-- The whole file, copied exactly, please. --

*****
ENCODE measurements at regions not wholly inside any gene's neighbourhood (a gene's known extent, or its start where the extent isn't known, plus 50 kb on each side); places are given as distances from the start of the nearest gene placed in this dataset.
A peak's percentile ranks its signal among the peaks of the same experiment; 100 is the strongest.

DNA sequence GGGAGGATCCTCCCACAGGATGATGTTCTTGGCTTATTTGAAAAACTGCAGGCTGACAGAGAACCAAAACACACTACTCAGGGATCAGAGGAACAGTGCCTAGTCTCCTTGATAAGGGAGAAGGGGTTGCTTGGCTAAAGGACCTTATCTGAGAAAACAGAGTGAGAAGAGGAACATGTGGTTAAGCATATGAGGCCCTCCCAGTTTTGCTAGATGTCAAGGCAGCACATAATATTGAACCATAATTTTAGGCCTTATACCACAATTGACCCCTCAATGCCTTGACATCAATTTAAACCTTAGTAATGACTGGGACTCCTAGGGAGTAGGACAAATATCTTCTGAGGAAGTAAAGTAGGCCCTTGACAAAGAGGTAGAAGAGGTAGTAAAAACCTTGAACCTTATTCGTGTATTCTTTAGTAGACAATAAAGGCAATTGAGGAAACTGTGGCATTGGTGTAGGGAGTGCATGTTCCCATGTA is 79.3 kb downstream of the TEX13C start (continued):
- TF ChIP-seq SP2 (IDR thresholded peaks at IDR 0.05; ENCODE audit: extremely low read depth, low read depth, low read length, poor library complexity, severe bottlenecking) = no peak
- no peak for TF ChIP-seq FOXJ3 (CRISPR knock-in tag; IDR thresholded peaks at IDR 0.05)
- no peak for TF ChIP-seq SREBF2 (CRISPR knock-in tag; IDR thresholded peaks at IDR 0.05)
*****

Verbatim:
ENCODE measurements at regions not wholly inside any gene's neighbourhood (a gene's known extent, or its start where the extent isn't known, plus 50 kb on each side); places are given as distances from the start of the nearest gene placed in this dataset.
A peak's percentile ranks its signal among the peaks of the same experiment; 100 is the strongest.

DNA sequence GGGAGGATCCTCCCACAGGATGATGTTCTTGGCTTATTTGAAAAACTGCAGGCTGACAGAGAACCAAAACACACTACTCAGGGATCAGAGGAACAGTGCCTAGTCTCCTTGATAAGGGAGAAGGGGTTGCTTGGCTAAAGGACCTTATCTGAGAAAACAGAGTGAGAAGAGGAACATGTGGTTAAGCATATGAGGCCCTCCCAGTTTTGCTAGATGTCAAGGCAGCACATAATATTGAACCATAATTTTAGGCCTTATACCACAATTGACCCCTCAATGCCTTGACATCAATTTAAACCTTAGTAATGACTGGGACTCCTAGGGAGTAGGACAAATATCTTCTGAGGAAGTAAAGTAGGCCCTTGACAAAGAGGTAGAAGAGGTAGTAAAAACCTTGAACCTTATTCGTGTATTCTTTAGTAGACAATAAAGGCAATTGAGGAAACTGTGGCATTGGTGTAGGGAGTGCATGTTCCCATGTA is 79.3 kb downstream of the TEX13C start (continued):
- TF ChIP-seq SP2 (IDR thresholded peaks at IDR 0.05; ENCODE audit: extremely low read depth, low read depth, low read length, poor library complexity, severe bottlenecking) = no peak
- no peak for TF ChIP-seq FOXJ3 (CRISPR knock-in tag; IDR thresholded peaks at IDR 0.05)
- no peak for TF ChIP-seq SREBF2 (CRISPR knock-in tag; IDR thresholded peaks at IDR 0.05)